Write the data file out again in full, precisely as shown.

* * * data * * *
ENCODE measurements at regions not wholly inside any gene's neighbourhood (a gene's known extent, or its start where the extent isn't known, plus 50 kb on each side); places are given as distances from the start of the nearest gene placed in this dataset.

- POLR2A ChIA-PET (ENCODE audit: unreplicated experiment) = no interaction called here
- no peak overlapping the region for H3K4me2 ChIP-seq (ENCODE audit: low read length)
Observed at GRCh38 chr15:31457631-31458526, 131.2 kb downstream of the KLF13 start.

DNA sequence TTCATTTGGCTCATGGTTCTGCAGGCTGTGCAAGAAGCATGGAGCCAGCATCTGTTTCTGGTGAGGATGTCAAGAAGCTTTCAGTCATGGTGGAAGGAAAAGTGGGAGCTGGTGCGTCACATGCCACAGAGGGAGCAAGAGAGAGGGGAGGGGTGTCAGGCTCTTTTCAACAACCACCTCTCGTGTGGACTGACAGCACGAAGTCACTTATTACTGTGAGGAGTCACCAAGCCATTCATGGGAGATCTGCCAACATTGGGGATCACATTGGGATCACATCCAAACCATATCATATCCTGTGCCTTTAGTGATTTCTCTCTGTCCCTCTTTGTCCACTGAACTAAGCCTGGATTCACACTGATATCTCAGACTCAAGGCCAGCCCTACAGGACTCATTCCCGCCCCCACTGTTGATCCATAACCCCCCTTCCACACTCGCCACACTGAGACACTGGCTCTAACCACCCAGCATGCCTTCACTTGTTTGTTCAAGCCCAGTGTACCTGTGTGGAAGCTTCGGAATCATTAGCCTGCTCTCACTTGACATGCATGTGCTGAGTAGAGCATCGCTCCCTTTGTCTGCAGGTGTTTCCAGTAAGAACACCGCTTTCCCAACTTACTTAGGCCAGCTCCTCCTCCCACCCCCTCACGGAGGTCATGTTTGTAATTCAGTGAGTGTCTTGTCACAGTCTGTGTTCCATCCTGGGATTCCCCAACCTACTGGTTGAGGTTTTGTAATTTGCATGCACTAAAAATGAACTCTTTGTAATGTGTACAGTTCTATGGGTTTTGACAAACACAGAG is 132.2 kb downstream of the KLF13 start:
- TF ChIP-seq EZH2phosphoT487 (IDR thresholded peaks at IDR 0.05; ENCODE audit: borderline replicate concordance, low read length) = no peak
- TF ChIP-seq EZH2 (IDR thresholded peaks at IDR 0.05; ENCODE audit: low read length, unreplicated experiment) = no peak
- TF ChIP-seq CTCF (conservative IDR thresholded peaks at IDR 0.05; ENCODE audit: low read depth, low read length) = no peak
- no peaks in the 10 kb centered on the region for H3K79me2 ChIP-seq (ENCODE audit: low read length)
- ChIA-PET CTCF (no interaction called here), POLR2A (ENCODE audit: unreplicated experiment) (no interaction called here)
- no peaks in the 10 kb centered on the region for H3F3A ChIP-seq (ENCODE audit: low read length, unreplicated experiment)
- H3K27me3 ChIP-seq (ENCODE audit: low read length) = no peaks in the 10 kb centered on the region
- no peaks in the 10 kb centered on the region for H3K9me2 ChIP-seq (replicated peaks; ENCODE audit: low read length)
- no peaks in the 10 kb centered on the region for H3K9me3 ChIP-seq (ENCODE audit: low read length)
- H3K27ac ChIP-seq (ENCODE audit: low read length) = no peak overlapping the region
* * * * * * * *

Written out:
ENCODE measurements at regions not wholly inside any gene's neighbourhood (a gene's known extent, or its start where the extent isn't known, plus 50 kb on each side); places are given as distances from the start of the nearest gene placed in this dataset.

- POLR2A ChIA-PET (ENCODE audit: unreplicated experiment) = no interaction called here
- no peak overlapping the region for H3K4me2 ChIP-seq (ENCODE audit: low read length)
Observed at GRCh38 chr15:31457631-31458526, 131.2 kb downstream of the KLF13 start.

DNA sequence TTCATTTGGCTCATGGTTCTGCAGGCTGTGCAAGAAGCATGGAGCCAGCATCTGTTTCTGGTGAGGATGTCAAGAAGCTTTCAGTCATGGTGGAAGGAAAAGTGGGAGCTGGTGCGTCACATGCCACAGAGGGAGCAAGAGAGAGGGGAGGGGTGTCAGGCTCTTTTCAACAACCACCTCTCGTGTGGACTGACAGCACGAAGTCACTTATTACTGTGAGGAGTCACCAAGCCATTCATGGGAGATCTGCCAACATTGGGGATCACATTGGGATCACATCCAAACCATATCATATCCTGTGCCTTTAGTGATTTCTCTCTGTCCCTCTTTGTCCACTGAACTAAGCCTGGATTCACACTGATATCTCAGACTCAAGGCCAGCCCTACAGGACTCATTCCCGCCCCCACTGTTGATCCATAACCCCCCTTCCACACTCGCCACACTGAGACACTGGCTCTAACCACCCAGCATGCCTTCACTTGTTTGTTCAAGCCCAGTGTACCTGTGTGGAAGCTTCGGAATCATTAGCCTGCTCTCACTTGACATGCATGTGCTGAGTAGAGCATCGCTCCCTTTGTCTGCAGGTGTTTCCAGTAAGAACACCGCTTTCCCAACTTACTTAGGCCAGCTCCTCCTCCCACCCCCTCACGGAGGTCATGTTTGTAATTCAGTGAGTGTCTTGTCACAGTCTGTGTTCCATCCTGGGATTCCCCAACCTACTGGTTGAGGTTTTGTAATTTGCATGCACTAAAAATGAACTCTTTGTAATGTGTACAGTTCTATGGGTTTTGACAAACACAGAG is 132.2 kb downstream of the KLF13 start:
- TF ChIP-seq EZH2phosphoT487 (IDR thresholded peaks at IDR 0.05; ENCODE audit: borderline replicate concordance, low read length) = no peak
- TF ChIP-seq EZH2 (IDR thresholded peaks at IDR 0.05; ENCODE audit: low read length, unreplicated experiment) = no peak
- TF ChIP-seq CTCF (conservative IDR thresholded peaks at IDR 0.05; ENCODE audit: low read depth, low read length) = no peak
- no peaks in the 10 kb centered on the region for H3K79me2 ChIP-seq (ENCODE audit: low read length)
- ChIA-PET CTCF (no interaction called here), POLR2A (ENCODE audit: unreplicated experiment) (no interaction called here)
- no peaks in the 10 kb centered on the region for H3F3A ChIP-seq (ENCODE audit: low read length, unreplicated experiment)
- H3K27me3 ChIP-seq (ENCODE audit: low read length) = no peaks in the 10 kb centered on the region
- no peaks in the 10 kb centered on the region for H3K9me2 ChIP-seq (replicated peaks; ENCODE audit: low read length)
- no peaks in the 10 kb centered on the region for H3K9me3 ChIP-seq (ENCODE audit: low read length)
- H3K27ac ChIP-seq (ENCODE audit: low read length) = no peak overlapping the region